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Regulations Focused on Rural Health Facilities During COVID-19

06/04/2020

Timothy Jones, associate director of federal relations and Chad Larson, MBA, executive director, hospital business development

Public policymakers have long raised attention to the number of rural hospital closures in the United States.

Right now, more than 450 of U.S. rural hospitals are currently at risk of closing. Even if 50% of the hospitals at risk closed their doors, patients in their community would need to travel between 20-25 miles on average to their next closest hospital with access to emergency care.

Rural hospitals face numerous challenges to remain open including:

  • lack of resources
  • administrative burden 
  • funding gaps
  • workforce shortages
  • low inpatient volumes

The COVID-19 pandemic has further raised concerns about the current capacity of rural hospitals to meet the increased patient demand for health care services. The closure of these facilities has created access issues to high quality care, particularly emergency services. The U.S. Department of Health and Human Services Assistant Secretary for Preparedness and Response’s Technical Resources, Assistance Center, and Information Exchange has published extensive background information detailing additional barriers this virus has imposed on rural providers.

CMS Waivers for Critical Access Hospitals
The Centers for Medicare and Medicaid Services (CMS) has utilized its authority as a result of the COVID-19 Public Health Emergency (PHE) declaration to waive certain requirements for those facilities designated as Critical Access Hospital Hospitals (CAH) under the Medicare program. 

CMS has specifically provided these flexibilities to CAHs during the PHE:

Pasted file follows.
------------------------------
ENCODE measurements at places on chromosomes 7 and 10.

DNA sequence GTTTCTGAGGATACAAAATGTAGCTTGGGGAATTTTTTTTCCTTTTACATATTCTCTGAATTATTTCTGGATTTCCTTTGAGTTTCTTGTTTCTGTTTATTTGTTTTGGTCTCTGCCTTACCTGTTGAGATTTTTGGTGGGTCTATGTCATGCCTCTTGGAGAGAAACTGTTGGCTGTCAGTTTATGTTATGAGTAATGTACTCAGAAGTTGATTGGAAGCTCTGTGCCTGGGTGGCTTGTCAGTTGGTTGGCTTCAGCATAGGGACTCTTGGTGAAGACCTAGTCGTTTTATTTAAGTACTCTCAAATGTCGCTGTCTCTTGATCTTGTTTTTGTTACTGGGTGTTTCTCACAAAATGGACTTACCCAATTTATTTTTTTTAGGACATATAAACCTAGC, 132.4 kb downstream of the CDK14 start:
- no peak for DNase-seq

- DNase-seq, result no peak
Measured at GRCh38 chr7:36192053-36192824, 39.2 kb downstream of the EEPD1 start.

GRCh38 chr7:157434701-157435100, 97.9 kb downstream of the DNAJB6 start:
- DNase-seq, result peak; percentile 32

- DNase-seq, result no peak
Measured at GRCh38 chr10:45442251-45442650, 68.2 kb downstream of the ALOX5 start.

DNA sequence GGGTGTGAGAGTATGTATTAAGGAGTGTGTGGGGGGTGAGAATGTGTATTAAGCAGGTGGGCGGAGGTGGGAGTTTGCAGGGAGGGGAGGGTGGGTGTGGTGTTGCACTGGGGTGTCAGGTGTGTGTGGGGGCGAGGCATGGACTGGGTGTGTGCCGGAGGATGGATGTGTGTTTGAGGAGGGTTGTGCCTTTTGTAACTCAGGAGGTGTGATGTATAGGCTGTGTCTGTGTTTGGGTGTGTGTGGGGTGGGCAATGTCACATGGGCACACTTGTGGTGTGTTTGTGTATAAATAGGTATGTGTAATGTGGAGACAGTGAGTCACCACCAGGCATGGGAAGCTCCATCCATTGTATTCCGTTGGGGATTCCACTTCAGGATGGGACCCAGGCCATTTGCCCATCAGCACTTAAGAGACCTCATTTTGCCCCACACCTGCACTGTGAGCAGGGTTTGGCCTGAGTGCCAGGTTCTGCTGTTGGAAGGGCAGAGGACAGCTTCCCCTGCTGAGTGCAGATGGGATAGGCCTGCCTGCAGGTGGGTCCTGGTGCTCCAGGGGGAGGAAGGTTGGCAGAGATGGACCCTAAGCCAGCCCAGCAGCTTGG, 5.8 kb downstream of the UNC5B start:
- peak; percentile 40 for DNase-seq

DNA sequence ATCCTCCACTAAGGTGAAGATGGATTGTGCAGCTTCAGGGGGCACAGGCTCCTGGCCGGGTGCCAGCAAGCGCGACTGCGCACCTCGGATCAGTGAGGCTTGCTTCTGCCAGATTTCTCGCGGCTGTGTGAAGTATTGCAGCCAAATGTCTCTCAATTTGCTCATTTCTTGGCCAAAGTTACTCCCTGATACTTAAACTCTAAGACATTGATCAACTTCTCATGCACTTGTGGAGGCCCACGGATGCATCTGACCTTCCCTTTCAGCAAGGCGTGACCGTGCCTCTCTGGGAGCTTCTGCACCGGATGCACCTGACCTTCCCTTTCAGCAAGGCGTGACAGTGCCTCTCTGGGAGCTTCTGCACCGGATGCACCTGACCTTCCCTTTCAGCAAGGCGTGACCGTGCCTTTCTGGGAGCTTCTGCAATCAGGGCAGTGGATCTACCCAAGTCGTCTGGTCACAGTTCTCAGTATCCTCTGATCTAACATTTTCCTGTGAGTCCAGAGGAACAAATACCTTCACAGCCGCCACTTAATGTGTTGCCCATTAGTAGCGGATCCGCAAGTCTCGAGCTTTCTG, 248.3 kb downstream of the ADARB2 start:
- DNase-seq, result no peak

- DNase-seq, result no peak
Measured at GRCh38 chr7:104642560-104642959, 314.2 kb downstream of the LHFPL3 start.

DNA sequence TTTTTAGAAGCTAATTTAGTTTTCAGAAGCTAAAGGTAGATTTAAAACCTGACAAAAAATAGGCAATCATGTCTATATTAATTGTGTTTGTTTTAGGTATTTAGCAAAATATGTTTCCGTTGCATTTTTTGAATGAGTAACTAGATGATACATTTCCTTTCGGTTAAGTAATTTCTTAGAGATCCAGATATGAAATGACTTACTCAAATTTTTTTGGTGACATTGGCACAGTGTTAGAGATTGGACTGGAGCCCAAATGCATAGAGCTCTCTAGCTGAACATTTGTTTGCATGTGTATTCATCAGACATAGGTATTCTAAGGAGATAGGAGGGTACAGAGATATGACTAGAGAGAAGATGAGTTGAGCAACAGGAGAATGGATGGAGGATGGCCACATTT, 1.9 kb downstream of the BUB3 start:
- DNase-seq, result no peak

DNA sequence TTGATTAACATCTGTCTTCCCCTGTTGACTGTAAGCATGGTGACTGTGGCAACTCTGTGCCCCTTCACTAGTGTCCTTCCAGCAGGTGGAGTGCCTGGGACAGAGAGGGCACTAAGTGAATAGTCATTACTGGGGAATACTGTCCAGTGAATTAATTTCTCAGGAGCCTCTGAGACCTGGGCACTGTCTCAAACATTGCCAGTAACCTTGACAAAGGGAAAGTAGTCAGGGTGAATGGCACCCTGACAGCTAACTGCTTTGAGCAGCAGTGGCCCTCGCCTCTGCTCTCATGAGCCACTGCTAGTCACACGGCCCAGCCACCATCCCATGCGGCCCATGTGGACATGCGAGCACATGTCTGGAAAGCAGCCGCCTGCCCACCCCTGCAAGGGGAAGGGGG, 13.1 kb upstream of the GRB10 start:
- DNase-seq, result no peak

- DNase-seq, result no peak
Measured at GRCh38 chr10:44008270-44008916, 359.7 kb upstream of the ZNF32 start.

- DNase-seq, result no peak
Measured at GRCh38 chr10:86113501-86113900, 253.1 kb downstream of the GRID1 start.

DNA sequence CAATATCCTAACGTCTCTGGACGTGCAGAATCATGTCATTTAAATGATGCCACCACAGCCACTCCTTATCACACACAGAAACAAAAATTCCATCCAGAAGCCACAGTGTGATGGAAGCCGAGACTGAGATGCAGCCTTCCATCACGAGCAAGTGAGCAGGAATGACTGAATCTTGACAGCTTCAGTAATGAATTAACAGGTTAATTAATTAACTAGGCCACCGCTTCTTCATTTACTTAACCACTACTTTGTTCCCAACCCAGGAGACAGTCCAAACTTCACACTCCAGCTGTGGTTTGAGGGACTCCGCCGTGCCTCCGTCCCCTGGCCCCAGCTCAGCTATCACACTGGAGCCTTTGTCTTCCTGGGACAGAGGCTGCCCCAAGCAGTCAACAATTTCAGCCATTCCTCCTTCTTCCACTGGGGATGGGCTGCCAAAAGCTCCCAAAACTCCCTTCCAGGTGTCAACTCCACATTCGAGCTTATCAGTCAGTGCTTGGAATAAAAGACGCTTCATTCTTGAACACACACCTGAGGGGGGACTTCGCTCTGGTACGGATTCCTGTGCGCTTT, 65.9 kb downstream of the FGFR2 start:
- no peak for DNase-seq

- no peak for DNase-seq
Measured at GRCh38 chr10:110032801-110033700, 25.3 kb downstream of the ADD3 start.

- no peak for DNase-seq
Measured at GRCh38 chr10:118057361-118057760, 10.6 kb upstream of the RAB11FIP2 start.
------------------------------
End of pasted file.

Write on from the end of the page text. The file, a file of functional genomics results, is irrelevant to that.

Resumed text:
• CAHs are permitted to have more than 25 inpatient beds
  • CAHs are permitted to have patient length of stays last more than 96 hours
  • CAHs are not required to be located in a rural area, which would allow them flexibility in the establishment of surge site locations
  • CAH off-campus and co-location requirements are waived, including being located 35 miles from other hospitals, which would allow them flexibility in establishing off-site locations.

CMS has also relaxed many requirements during the COVID-19 PHE regarding the delivery of telemedicine services. Most notably, CAH off-site hospital agreements for credentialing and privileging of telemedicine physicians and practitioners are waived. 

Lastly, some policymakers have advocated for the passage of legislation that would grant Medicare status for certain hospitals that provide only emergency and outpatient services. While this legislation has not passed, CMS has recognized the ability of licensed, independent freestanding emergency departments (ED) to expand access to inpatient and outpatient services during the PHE. As a result, CMS has allowed these EDs the option to enroll as a:

  • hospital-affiliated ED
  • Medicaid-certified clinic under the state’s clinic benefit
  • Medicare-certified hospital by attestation

It should be noted that only four states issue licenses to independent, freestanding EDs to operate without hospital affiliation: 

  • Colorado
  • Delaware
  • Rhode Island
  • Texas

The Joint Commission will continue to track these efforts and will provide its thoughts to policymakers. In the meantime, we’d love to know your thoughts. Please comment on our social media pages and share your opinion with our community.

Tim Jones serves as associate director, federal relations in The Joint Commission’s Washington, DC office. Jones has over 18 years of government relations experience and has worked at Humana, Change Healthcare, and Children’s National Health System.  He began his career on Capitol Hill working for former Senator George Voinovich. 

Chad Larson, MBA, is executive director of hospital business development. He served as director of Business Operations in the Division of Support Operations, where he led the administration and management of operational, financial and planning activities. He also was a project lead on the Malcolm Baldrige National Quality Award, utilizing Baldrige Excellence Framework and Lean Six Sigma methodology to identify gaps in internal processes to promote organizational culture transformation.